Next wave of activist lobbying: 'Hijack' Congress members' Facebook profiles

Supporters of the bill have blanketed the Facebook pages of, for example, Reps. Mike Pence (R-Ind.), John BoozmanJohn Nichols BoozmanOvernight Defense: Pentagon policy chief resigns at Trump's request | Trump wishes official 'well in his future endeavors' | Armed Services chair warns against Africa drawdown after trip GOP chairman after Africa trip: US military drawdown would have 'real and lasting negative consequences' Appropriators fume over reports of Trump plan to reprogram .2 billion for wall MORE (R-Ark.), Ileana Ros-Lehtinen (R-Fla.), Jeff FlakeJeffrey (Jeff) Lane FlakeMcSally ties Democratic rival Kelly to Sanders in new ad McSally launches 2020 campaign Sinema will vote to convict Trump MORE (R-Ariz.) Sander Levin (D-Mich.), Dave Camp (R-Mich.) and Jeff FortenberryJeffrey (Jeff) Lane FortenberryWhere do we go from here? Conservation can show the way House Democrats urge Trump to end deportations of Iraqis after diabetic man's death House Appropriations passes defense bill that would limit funds for border wall, pull US support from Yemen war MORE (R-Neb.).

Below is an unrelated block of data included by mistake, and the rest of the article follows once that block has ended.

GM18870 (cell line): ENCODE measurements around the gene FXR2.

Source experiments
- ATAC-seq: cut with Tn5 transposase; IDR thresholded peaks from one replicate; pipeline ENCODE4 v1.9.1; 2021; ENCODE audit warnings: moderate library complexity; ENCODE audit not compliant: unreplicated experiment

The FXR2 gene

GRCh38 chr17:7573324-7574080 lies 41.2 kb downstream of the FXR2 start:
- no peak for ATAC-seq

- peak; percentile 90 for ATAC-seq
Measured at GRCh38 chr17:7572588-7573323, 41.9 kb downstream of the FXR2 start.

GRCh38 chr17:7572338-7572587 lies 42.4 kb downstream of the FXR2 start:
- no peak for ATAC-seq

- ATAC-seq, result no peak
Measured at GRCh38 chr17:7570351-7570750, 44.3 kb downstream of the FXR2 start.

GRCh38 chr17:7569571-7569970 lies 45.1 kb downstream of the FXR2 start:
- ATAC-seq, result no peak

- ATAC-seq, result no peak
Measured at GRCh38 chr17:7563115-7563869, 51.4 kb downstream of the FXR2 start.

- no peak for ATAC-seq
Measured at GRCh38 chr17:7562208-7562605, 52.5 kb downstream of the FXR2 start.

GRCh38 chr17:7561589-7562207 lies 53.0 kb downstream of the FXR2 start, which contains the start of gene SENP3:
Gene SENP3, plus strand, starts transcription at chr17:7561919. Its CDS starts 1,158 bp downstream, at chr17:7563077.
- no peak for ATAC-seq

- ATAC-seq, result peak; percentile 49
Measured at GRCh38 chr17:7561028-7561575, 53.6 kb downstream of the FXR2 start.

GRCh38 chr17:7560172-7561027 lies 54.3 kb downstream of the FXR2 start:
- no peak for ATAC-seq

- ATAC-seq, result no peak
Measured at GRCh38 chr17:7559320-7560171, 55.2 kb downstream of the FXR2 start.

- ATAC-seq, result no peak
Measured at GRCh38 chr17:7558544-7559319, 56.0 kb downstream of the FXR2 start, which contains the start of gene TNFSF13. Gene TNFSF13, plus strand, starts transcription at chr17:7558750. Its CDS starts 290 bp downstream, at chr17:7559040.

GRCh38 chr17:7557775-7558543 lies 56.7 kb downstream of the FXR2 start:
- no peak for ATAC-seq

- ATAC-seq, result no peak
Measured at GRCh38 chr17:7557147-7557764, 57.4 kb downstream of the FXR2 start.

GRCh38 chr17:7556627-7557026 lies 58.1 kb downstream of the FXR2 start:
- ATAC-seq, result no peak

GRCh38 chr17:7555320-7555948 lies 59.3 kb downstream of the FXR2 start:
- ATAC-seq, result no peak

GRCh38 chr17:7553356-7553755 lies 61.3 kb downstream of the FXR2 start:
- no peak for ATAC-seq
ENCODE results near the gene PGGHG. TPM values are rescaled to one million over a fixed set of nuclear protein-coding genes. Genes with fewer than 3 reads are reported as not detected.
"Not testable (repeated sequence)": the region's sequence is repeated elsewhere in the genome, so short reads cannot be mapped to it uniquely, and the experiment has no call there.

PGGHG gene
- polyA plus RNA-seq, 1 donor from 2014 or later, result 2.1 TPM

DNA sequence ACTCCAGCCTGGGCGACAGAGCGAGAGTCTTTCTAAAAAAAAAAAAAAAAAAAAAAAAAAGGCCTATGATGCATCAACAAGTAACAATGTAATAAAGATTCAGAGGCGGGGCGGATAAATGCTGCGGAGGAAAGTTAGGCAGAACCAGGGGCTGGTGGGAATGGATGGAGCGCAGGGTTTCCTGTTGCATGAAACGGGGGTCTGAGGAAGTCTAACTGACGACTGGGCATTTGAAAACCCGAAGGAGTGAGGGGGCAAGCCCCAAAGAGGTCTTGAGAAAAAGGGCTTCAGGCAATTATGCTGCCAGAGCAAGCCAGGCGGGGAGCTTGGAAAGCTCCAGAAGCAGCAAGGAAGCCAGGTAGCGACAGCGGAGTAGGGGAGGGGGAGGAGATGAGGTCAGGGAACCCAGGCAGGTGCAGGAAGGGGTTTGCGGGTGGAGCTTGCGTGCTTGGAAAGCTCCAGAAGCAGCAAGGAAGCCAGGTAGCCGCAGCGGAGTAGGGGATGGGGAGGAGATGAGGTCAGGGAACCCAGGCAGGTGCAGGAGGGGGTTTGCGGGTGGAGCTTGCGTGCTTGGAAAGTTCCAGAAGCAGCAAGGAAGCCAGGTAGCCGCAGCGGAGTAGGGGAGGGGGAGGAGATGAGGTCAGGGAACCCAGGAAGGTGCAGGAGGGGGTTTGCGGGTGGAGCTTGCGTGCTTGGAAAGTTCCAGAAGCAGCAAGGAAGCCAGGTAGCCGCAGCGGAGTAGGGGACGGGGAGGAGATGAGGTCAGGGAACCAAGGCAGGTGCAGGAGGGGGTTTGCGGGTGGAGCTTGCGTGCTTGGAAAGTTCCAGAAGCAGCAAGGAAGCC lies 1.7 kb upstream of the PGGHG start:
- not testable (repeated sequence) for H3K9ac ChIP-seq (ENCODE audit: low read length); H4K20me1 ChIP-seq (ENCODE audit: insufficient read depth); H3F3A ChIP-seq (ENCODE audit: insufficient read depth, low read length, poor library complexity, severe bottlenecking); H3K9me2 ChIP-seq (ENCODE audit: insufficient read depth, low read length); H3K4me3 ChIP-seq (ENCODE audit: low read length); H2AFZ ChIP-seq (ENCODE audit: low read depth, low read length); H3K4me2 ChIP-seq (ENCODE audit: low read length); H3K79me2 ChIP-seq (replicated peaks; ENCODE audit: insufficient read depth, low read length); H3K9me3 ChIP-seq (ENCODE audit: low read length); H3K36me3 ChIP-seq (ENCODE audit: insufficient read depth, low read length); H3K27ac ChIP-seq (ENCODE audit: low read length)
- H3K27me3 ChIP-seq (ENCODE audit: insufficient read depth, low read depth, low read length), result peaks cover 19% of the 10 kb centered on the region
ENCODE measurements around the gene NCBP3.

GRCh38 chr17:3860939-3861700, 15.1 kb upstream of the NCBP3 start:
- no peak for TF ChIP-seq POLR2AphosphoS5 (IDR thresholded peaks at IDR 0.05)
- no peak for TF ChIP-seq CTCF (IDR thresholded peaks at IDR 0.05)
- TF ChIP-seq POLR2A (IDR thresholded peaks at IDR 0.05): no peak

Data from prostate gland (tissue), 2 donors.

One supporter wrote on Pence's Facebook wall, "Please stand up for human rights, for trade that doesn't endanger the lives of women and children."

On Levin's page, another supporter wrote, "Over 5 million people have died as a result of the war in Congo. Please co-sponsor HR 4128."

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The members targeted by the social media blitz are chairs and senior members of the House Foreign Affairs or Ways and Means Committees who have signaled that they are close to supporting the trade bill.

The Enough Project says the social media blitz is getting results. Boozman started following the project on Twitter and is now a co-sponsor of the bill, said the campaign's Communications Director Jonathan Hutson.

Ros-Lehtinen told the Miami Herald she is "deeply grateful when constituents and folks who care deeply about an issue use every avenue to communicate their opinions with me."

But there are likely members out there who aren't so keen on having their Facebook profiles hijacked, especially during re-election campaign season. It will be interesting to see if there is any sort of backlash against this type of outreach.

Update: We've checked with Facebook, and blanketing a user's profile with comments is not against the site's terms of service.